The most efficient way to retrieve the row associated with the minimum / maximum generally doesn't involve the
MAX() aggregates at all; instead, you can just attach an
ORDER BY to your query, and add a
LIMIT 1 to fetch only the first record.
WITH Data AS ( SELECT * FROM public.log_analyticss WHERE "buyPlatform" = 'platA' AND "date" >= '1526356073.6126819' ) (SELECT 'Min percent', * FROM Data ORDER BY "percent" ASC LIMIT 1) UNION ALL (SELECT 'Max percent', * FROM Data ORDER BY "percent" DESC LIMIT 1) UNION ALL (SELECT 'Min profit', * FROM Data ORDER BY "profit" ASC LIMIT 1) UNION ALL (SELECT 'Max profit', * FROM Data ORDER BY "profit" DESC LIMIT 1)
In your case, a temp table might be better than a CTE, as you can re-use it to compute the averages.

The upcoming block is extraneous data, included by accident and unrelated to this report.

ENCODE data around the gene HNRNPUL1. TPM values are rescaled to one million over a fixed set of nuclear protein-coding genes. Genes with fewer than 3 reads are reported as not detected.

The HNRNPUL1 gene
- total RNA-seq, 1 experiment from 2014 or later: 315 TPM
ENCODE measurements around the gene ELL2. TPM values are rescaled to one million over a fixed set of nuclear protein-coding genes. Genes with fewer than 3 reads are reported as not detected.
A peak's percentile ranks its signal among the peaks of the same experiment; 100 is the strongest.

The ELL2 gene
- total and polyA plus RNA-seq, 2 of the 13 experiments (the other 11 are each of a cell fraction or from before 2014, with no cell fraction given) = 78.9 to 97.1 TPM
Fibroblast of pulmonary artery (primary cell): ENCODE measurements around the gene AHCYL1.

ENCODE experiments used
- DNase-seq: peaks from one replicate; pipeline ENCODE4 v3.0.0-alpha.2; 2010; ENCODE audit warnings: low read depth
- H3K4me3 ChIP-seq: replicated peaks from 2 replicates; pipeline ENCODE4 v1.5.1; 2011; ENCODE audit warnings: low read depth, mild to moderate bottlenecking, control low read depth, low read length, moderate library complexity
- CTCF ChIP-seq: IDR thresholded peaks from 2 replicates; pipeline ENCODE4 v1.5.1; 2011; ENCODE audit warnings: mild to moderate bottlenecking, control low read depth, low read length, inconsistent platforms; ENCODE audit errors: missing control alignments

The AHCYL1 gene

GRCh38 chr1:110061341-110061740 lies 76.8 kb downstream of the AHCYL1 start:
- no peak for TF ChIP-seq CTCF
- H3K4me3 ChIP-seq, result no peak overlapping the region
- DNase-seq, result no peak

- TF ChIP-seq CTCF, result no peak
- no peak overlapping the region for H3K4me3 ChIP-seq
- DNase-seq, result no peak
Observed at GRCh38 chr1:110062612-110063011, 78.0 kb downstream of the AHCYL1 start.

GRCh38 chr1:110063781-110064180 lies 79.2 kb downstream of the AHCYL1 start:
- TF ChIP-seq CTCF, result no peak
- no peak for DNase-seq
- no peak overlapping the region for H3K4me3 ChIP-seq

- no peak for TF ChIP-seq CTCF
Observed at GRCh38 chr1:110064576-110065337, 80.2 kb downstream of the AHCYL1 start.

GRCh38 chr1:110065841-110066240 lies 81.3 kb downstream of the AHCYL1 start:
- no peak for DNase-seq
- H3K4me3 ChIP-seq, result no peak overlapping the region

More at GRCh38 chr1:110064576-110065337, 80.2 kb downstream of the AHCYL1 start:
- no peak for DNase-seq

Note that if one of these maximum/minimum values is shared by two different rows, this query would only return one of them. The chosen row is selected effectively at random, but you can attach more fields to the
ORDER BY clause to serve as a tie-breaker.
If you actually want both records in this case, you'll need something more like Auston's or Radim's answer, i.e. compute the aggregates first, then join back to the data on the
percent columns. You can still make use of a temp table / CTE here to avoid hitting
log_analyticss more than once.